The consumer price index slipped to -0.1 per cent in the year to September, missing economists' expectations for it to hold at zero. This marks the second time it's dipped into negative territory since 1960, according to experimental data.
The fall was due to a smaller than usual rise in clothing prices and falling motor fuel prices, the ONS said.
Core inflation, which strips out more volatile sectors such as food and energy prices, stayed at one per cent. This also came in below economists' forecasts for a 1.1 per cent rise.
The Old Lady recently revised its forecast for when inflation will hit one per cent to Spring, rather than the turn of this year. They said that rising wages are yet to apply significant upward pressure to prices.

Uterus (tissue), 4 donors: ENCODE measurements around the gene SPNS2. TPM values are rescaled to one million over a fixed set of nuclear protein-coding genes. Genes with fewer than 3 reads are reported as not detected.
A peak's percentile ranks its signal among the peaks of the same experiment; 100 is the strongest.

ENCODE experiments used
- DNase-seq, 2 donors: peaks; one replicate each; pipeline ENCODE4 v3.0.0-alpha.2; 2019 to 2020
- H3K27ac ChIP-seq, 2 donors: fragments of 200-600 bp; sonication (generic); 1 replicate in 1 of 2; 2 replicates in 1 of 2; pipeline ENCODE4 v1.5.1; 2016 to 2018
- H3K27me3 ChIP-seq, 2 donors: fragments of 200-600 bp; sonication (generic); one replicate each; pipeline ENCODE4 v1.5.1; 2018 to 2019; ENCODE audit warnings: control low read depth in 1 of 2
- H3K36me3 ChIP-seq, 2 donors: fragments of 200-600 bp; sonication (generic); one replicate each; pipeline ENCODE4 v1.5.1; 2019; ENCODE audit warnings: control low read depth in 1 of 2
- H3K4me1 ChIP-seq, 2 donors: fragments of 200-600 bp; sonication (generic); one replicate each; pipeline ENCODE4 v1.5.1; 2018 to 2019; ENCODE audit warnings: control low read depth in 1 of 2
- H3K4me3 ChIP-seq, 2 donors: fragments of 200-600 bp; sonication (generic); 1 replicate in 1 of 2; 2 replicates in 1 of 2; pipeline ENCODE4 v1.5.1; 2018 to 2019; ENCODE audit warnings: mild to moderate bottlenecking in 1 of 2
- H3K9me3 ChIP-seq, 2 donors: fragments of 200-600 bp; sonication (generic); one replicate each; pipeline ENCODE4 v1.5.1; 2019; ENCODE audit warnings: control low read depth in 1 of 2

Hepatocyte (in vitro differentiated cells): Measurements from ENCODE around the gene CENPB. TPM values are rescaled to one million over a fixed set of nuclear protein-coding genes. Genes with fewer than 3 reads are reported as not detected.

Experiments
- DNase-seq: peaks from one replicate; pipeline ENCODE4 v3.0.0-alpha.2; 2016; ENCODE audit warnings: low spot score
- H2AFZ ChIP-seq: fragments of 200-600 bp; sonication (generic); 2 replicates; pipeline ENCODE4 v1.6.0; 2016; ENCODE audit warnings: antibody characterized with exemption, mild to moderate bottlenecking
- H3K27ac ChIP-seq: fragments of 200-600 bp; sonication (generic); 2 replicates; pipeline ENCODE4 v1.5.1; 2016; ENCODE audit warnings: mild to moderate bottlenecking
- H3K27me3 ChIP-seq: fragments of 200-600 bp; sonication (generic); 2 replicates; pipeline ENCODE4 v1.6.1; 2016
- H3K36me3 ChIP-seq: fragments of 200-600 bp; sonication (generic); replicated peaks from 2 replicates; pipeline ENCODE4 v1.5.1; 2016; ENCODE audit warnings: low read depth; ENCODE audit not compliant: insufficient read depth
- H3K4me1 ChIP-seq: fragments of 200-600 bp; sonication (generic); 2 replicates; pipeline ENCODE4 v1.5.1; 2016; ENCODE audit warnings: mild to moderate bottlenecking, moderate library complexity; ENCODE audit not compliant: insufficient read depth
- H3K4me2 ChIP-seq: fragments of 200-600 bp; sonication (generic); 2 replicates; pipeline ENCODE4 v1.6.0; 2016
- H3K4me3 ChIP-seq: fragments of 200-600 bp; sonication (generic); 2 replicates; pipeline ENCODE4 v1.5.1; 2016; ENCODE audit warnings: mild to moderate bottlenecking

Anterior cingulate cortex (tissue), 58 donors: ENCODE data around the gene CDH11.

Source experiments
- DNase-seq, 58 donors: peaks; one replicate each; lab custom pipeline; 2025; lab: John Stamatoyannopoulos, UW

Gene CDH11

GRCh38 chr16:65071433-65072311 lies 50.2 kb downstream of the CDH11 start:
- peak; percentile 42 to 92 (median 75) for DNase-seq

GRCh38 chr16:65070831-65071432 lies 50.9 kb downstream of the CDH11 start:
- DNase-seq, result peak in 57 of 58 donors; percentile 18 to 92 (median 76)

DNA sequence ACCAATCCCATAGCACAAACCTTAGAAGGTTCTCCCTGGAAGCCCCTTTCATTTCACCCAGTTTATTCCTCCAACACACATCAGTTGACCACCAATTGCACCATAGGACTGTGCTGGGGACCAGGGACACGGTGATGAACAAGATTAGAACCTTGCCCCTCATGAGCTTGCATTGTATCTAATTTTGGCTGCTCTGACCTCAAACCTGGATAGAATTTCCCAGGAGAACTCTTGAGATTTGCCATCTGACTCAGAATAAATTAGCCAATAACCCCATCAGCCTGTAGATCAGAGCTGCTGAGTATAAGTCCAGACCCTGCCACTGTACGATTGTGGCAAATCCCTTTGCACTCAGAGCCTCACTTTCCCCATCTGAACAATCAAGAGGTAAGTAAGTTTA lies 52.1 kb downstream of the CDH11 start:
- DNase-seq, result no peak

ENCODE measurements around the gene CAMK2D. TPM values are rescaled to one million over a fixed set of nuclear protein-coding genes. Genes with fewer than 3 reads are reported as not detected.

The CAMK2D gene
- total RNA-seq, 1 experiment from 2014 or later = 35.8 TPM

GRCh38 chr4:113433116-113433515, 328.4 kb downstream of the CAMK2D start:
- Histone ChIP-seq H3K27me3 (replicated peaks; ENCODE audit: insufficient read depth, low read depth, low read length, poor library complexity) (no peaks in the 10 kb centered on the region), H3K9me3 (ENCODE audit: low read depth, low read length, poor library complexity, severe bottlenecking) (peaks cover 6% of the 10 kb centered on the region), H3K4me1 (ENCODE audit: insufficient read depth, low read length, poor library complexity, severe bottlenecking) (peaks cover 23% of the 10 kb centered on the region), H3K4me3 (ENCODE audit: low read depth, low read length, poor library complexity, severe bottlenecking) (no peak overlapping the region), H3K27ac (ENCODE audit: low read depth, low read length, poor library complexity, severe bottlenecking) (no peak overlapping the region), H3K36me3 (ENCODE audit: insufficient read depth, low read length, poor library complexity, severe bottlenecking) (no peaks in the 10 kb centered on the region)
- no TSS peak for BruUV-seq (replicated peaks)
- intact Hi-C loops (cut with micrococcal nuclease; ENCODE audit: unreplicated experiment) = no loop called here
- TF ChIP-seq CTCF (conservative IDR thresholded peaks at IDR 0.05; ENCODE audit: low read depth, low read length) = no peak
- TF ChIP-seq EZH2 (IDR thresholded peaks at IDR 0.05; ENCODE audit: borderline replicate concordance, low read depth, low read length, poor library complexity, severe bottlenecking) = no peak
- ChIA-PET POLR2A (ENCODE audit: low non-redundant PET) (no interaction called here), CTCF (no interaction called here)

Low inflation has been a boon to consumers who've experienced greater gains in real wages as price growth teeters around zero. Separate data due out tomorrow is expected to show wages grew by annual 3.1 per cent in the three months to August.
Economists said that today's inflation data gives the BoE room to keep interest rates at the record low 0.5 per cent for longer. While economists expect borrowing costs could start rising towards the middle of next year, markets are pointing to a later date.
"Deflation of 0.1 per cent in September will undoubtedly fuel market expectations that the BoE will not be raising interest rates before the latter months of 2016, and could very well hold fire until 2017," Howard Archer,chief economist at IHS, said.
Matthew Ryan, strategy analyst at Ebury, added: "This will not be good news for BoE hawks, and provides a further indication that rates in the UK are unlikely to rise until the second quarter of next year at the very earliest."